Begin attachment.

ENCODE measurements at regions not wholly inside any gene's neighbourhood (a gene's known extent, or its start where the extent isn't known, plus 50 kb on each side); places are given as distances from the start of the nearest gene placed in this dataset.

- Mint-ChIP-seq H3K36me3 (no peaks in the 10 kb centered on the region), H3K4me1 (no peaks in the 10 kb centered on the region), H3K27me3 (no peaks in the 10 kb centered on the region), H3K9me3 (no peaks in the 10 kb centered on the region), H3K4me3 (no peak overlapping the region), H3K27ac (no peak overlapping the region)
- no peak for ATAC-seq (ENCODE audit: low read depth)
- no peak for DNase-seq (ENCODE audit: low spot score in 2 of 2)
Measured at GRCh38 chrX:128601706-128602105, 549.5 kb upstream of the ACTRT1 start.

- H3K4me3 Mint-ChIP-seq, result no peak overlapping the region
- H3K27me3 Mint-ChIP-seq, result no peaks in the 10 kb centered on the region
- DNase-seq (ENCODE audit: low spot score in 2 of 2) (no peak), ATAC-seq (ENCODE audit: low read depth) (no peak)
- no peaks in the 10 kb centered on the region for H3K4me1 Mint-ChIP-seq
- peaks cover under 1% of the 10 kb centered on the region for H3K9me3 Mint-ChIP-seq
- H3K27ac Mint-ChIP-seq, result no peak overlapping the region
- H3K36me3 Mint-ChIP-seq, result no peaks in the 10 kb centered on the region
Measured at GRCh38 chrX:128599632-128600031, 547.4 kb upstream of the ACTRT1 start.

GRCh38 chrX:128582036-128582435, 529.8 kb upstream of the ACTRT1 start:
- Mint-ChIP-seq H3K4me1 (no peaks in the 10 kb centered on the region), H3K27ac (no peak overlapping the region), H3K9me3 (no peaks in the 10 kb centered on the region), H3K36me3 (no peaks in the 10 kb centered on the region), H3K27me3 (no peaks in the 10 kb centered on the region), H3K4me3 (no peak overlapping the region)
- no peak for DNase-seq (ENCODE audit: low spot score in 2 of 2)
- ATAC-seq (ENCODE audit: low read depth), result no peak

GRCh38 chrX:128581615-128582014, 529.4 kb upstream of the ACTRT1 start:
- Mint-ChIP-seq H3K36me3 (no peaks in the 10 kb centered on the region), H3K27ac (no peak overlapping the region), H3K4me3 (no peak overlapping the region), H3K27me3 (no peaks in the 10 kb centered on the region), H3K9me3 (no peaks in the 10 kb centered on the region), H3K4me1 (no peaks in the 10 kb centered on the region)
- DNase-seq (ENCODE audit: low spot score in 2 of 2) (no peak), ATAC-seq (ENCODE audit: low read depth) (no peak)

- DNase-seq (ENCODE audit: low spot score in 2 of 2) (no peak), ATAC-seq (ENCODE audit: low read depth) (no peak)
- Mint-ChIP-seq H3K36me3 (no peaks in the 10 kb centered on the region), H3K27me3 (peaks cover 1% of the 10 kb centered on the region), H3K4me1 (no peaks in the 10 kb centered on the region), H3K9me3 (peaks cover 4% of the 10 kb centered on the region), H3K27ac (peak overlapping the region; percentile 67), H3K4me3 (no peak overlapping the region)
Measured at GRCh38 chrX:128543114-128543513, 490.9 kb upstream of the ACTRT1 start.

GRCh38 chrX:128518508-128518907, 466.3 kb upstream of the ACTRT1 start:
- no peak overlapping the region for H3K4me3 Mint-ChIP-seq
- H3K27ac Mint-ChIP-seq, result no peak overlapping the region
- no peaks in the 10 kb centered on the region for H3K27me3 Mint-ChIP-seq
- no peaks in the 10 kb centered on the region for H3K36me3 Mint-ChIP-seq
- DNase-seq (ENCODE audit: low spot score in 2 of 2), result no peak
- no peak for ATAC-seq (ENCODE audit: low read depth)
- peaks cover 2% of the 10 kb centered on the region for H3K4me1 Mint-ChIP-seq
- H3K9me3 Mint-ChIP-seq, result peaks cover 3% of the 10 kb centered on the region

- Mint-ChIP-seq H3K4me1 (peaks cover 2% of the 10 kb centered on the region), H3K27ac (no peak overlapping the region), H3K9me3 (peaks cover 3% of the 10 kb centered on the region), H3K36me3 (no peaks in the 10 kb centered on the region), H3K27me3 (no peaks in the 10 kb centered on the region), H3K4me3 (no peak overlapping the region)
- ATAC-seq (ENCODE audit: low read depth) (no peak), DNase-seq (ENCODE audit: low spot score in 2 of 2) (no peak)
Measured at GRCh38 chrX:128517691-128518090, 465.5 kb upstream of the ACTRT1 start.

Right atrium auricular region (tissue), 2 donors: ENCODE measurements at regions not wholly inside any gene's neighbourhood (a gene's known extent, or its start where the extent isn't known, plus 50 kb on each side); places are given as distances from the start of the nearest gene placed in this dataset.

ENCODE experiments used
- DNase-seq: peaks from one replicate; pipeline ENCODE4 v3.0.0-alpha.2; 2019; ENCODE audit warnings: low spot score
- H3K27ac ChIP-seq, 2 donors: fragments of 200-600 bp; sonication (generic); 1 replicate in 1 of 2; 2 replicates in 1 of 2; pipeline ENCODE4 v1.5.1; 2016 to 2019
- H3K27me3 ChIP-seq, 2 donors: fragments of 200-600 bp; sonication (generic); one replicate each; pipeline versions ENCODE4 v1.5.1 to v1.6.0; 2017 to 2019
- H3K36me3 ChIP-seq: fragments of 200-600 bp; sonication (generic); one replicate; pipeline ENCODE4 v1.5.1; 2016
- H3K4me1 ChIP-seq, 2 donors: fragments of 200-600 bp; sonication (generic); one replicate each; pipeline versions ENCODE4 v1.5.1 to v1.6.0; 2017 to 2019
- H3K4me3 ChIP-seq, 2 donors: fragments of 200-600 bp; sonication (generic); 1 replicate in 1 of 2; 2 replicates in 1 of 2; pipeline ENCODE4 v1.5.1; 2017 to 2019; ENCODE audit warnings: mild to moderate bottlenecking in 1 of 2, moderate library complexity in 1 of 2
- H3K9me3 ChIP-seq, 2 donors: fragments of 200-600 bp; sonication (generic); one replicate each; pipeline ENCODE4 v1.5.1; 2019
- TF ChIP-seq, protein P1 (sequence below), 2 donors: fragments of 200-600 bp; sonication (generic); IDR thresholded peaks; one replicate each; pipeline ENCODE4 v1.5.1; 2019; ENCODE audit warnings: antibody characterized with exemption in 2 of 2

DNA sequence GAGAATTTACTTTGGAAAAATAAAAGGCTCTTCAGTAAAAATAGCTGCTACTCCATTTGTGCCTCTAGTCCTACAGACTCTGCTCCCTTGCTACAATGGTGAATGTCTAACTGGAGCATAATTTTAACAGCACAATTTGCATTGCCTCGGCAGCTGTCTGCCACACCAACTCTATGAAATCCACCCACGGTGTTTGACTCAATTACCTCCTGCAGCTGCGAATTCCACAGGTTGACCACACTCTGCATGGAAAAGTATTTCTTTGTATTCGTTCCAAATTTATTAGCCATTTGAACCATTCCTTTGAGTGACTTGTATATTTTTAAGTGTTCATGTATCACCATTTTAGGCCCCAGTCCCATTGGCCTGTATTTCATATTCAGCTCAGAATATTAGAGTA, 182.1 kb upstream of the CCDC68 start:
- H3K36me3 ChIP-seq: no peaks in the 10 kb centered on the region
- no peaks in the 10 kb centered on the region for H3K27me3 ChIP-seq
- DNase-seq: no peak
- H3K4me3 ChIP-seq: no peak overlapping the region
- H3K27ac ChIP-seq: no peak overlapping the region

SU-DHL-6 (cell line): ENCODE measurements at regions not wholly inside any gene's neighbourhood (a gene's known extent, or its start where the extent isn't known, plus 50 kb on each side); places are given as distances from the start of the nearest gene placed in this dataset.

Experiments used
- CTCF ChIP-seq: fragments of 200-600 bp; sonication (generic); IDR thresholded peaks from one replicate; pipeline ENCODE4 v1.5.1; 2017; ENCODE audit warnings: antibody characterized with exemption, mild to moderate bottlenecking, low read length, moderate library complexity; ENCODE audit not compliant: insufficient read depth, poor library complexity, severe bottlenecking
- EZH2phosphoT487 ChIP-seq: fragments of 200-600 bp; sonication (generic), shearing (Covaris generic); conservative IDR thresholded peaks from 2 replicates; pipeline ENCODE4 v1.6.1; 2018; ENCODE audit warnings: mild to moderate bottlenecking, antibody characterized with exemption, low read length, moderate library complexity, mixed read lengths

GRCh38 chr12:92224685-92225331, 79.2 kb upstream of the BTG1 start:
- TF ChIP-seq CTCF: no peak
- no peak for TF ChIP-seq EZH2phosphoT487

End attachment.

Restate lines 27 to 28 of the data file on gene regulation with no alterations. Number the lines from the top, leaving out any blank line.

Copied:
- no peaks in the 10 kb centered on the region for H3K27me3 Mint-ChIP-seq
- no peaks in the 10 kb centered on the region for H3K36me3 Mint-ChIP-seq